While Trump and Republicans attempt to use the small group of Democrats who have used their positions of power to attack Israel and promote anti-Semitism, the truth is that they still make up an incredibly small portion of our party, and our congressional delegation. My fear is not them. My fear is the refusal of so many within our party to stand up to their anti-Semitism will only serve to help it grow.
In 2016, Donald Trump received approximately 27% of Jewish votes cast in Florida, which is about average for a Republican nominee. In 2018, Ron DeSantis earned about 35% of the Jewish vote. That 8% difference was his margin of victory. It wasn’t an accident. DeSantis actively campaigned on his pro-Israel record. Andrew Gillum, facing tough questions about his positions, looked for soft spots of support in the Jewish community to visit, but never put himself in front of the Jewish Democrats who would ask the hard questions. Those were the ones who quietly voted for DeSantis after having voted for Hillary Clinton in 2016. Democrats are often accused of taking black voters for granted. I fear some are starting to take the nearly 75% of Jews who typically vote for Democrats for granted as well.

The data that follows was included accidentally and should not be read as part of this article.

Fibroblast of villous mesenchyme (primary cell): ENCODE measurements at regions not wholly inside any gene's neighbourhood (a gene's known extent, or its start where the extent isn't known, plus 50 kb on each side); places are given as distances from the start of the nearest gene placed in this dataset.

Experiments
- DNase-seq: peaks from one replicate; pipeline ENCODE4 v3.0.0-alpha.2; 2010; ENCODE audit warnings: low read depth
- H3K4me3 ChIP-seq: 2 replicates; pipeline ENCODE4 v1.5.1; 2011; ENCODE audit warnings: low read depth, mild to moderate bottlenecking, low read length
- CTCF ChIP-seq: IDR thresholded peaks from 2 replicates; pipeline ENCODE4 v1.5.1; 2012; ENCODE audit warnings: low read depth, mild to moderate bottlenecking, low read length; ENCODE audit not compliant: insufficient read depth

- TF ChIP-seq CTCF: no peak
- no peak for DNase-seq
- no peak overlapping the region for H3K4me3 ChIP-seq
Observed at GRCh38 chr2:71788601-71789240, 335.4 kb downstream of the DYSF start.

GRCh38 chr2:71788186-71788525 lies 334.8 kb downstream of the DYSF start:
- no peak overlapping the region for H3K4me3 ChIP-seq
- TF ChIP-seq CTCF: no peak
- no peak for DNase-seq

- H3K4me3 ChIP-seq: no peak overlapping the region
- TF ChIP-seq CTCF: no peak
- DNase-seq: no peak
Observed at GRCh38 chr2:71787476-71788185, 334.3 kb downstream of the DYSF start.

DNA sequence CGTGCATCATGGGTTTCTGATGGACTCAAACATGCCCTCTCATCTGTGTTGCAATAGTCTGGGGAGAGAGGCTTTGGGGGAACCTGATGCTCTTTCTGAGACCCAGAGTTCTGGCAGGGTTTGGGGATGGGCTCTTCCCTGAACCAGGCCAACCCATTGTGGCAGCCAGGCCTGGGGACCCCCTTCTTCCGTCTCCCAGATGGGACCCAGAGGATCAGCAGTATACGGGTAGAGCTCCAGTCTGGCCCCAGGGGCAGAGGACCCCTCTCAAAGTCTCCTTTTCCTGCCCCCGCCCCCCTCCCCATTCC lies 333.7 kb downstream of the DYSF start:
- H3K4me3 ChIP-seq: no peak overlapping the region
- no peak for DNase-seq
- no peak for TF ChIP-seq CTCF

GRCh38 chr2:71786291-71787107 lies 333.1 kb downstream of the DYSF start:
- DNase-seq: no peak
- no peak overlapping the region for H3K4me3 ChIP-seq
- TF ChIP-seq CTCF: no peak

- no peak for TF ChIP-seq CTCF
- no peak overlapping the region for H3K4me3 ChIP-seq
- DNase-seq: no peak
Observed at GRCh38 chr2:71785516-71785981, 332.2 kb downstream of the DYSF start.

When Congressman Ted Deutch took to the house floor to make a case for Congress calling out anti-Semitism in isolation, I didn’t know whether to applaud or shake my head in disbelief that it was necessary. His five-minute floor speech was perfection.
This shouldn’t be complicated. It didn’t used to be complicated. No matter how extreme the Trump administration is with their rhetoric and policies, the answer will never be extremism of our own. The answer is a return to normalcy. The answer is moral courage.
Evan Ross is a principal of Public Communicators Group, a public affairs firm that engages in lobbying, public relations and business development.